Our Highest Rated Cognacs

If you're craving a delicious brandy but you aren't sure what to try next, take a look at these top rated cognacs!
Mar 31, 2016
  • 10
    Delamain was established in 1920 and is still (mostly) family-owned. They are a cognac house which uses only eaux-de-vie from the highest cru in Cognac, the Grande Champagne region. Delamain Pale & Dry XO Cognac is named for its pale color and dry style of cognac. It is also the youngest release from the house with an average age of 25 years. There is no caramel color added and the proof is brought down with older cognac at a lower proof rather than with water.
  • 9
    Hennessy's XO first debuted in 1870, crafted by Maurice Hennessy for friends and family. The blend incorporates over 100 eaux-de-vie with ages up to 30 years. It's said to be the first XO ever released, with Hennessy dubbing that name himself. According to the brand, that's why the full name is technically Hennessy The Original X.O.
  • 8
    Maxime Trijol is a cognac house that has been growers and producers since the mid 1850's. They also purchase wine from other families in cognac to help supplement what they create. They have a Grande Champagne VSOP bottling as well, but this is their Classic VSOP bottling.
  • 7
    Maxime Trijol is an independent, family-owned cognac house with vineyards in both Grande Champagne and Petite Champagne. They do purchase wines from other families to supplement what they produce before distilling. The oak they use for aging is mostly Tronçais and Limousin.
  • 6
    This cognac was specifically designed to enjoy with a cigar. Cognac from both Petite and Grande Champagne as well as the Fins Bois and Borderies are used to create this cuvée. Unusually for cognac, some of the brandy has been aged in new oak to accentuate the barrels influence and this is bottled at 84 proof rather than the traditional 80 proof that is standard.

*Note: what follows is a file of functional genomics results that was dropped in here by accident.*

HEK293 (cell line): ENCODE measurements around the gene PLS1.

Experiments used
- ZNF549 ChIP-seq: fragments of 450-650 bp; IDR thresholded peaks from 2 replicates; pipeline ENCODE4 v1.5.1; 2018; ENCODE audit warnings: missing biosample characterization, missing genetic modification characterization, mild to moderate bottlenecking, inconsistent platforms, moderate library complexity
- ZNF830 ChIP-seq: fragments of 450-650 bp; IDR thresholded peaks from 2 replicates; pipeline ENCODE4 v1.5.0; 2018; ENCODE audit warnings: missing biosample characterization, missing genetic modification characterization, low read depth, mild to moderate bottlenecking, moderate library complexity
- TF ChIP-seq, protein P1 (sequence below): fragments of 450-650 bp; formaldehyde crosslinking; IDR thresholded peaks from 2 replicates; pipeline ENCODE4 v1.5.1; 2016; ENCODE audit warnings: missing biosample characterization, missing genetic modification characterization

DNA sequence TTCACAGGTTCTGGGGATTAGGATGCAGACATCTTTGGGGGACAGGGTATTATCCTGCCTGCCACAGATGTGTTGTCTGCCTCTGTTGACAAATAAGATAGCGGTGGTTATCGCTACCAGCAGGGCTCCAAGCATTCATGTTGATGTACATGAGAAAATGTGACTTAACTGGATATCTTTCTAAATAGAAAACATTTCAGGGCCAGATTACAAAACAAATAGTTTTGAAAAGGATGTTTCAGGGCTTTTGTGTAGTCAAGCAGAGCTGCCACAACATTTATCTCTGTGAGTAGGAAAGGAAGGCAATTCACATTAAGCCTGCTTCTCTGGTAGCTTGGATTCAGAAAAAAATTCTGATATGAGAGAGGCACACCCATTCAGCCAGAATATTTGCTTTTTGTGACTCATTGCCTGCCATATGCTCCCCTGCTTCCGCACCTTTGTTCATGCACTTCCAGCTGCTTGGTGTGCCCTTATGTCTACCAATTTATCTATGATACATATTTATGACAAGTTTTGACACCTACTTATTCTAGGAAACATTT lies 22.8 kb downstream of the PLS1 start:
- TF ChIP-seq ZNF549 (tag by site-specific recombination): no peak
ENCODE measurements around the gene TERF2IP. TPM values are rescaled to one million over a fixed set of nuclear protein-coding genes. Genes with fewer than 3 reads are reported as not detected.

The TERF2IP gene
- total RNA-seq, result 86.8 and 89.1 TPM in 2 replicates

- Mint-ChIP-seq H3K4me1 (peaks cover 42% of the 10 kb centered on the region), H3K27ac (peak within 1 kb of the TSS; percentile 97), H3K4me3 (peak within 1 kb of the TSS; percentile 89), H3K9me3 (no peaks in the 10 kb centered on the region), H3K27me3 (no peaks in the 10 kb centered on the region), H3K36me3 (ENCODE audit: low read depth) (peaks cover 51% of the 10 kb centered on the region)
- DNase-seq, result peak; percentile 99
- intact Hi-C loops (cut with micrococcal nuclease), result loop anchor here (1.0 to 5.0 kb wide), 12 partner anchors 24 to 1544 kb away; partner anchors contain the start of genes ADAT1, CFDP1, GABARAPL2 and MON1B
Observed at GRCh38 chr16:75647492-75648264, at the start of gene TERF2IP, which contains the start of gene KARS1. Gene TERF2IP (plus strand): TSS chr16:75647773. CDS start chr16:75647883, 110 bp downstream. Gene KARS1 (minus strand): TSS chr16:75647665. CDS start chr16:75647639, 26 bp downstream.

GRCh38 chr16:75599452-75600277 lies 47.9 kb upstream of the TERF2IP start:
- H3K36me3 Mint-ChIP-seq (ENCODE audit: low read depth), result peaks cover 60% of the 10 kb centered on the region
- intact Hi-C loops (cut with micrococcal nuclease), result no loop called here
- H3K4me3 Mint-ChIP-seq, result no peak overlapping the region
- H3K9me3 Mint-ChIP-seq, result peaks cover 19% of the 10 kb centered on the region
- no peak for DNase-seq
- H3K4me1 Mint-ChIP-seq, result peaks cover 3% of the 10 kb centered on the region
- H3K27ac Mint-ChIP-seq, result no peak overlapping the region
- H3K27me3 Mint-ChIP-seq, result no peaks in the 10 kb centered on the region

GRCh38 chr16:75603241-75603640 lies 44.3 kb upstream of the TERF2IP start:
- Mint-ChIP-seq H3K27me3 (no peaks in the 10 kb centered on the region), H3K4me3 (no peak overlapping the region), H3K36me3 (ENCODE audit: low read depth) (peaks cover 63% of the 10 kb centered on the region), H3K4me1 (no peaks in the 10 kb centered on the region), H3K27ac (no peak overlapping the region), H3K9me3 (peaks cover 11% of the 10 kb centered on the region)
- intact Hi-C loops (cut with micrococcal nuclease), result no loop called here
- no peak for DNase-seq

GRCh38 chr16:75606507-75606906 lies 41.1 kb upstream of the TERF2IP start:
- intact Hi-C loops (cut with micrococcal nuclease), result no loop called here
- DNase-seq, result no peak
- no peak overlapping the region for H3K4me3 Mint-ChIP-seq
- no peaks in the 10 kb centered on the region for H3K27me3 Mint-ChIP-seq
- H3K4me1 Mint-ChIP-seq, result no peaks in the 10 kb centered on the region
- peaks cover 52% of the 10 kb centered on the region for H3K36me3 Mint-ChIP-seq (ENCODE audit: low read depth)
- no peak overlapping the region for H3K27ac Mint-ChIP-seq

• 5
    Amédée Edouard Dor established this cognac house back in 1858 when he began amassing a collection of fine vintage cognac. Their house collection includes cognacs that predate the phylloxera blight which destroyed most of the vineyards in France and other European countries. They were aged in wood for 70+ years before being carefully transferred into glass demi-johns. The house still has these cognacs stored as the pride of their collection. This cognac, however, is far from 70 years old. The cognacs, sourced from both Petite and Grande Champagne are aged at least four years in oak.
  • 4
    Maison Ragnaud-Sabourin is a family-owned cognac house and they only bottle cognacs from the Grande Champagne region. The Fontvieille is named for their oldest plantation of vineyards on the estate and the cognac is comprised from three grapes: 60% ugni blanc and 40% folle blanche and colombard. Though they have classified this as an XO, the number on the bottle (35) is the minimum age of the cognac.
  • 3
    Bernard Gauthier & Fils is a grower-producer cognac which means that this family house grows the grapes, makes the wine, and distills the eau-de-vie for the production of their cognac. This bottling contains eaux-de-vie which have been aged between 20-30 years.
  • 2
    Daniel Bouju is an independent cognac house which dates back to 1805. The family's estate is in Saint-Preuil in the Charente in the Grande Champagne region. Ugni blanc is their grape of choice and they age in Limousin oak and refuse to use coloring or boisé (mix of sugar, oak chips, and lower proof brandy) to their products.
  • 1
    This expression is the youngest released from Courvoisier and uses eaux de vie that range in age from 4-7 years. The grapes are primarily sourced from the Fins Bois region with some Petite Champagne used as well.